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    Financial Aid Distributed to Costa Rican Coffee Farmers Affected by Rust Fungus

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    The Costa Rica News (TCRN) – Costa Rica’s government has began the distribution of a trust for $40 million in support for small coffee growers whose plantations were affected last year by the rust fungus.

    The president of Costa Rica, Laura Chinchilla, gave the first grants to 12 families in the community of Coto Brus, a depressed area in the south of the country that was strongly affected.

    A total of 16,600 families will have access to about $10 million in financial support, with an average of $200 per month for each of them, in order to help them survive while their plants are recovered.

    The remaining $30 million of the trust will go to financial assistance programs as soft loans for the care and renovation of coffee plantations for seed capital and to pay debts.

    Escrow is aimed at farmers with a production of less than 2,346 kilograms (51 bushels) per crop, which represents 81% of the 52,000 coffee producers in the country who produce about 25% of Costa Rica’s harvest.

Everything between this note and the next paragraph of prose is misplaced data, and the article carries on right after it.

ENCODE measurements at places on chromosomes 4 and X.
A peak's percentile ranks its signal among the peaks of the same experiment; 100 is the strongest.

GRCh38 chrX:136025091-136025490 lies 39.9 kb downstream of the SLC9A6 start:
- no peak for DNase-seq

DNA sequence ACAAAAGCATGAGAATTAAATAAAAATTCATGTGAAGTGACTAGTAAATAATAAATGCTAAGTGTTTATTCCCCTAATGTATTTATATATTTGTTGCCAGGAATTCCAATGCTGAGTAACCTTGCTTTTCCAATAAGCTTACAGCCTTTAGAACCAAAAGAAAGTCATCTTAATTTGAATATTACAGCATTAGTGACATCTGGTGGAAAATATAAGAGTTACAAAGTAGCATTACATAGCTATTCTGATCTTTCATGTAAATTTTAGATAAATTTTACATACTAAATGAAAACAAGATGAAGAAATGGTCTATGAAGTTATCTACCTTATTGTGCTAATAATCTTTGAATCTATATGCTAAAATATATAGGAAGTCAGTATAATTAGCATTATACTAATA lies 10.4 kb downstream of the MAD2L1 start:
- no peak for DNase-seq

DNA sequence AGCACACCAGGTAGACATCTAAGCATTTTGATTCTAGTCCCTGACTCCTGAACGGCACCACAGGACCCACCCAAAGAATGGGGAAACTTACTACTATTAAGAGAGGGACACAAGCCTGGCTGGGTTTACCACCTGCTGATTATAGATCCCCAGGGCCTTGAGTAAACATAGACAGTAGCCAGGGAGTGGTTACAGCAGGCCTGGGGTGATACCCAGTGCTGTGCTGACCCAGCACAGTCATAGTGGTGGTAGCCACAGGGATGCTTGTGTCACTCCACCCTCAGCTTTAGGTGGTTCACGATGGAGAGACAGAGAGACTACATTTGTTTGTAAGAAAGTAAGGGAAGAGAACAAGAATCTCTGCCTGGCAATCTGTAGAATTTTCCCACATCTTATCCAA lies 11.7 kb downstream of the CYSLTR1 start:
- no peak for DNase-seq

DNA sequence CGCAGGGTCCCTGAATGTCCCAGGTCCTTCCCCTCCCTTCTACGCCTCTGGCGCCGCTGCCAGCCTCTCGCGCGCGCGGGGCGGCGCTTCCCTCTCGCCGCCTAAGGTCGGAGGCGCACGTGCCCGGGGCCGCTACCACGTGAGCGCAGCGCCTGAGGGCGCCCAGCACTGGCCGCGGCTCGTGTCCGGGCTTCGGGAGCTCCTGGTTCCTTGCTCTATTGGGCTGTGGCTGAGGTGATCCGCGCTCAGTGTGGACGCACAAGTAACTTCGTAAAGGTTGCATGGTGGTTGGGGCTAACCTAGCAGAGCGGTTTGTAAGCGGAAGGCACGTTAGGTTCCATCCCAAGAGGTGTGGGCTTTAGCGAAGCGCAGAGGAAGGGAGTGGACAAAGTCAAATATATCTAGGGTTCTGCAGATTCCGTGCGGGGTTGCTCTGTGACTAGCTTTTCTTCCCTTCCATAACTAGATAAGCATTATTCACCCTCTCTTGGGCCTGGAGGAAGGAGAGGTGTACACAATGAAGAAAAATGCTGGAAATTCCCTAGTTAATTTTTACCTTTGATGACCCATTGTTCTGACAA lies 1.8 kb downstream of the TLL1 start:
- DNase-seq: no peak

According to the Costa Rican Coffee Institute, Costa Rica lost at least 18% of its harvest from 2013 to 2014 by the rust fungus, which affected about 60% of the coffee plantations in the country.

    The fungus weakens the plant and causes the leaves to fall off.  The fungus has been present in the country for 30 years, but it had never hit more than 5% of the coffee plants, which has changed since the end of 2012 due to variations in rainfall patterns and the age of many plants, experts say.

    Last January the Costa Rican government decreed the fungus as an emergency situation, which also affects the rest of Central America, and began free distribution of agrochemicals and information to combat the fungus.

    The Costa Rica News (TCRN)

    San Jose, Costa Rica

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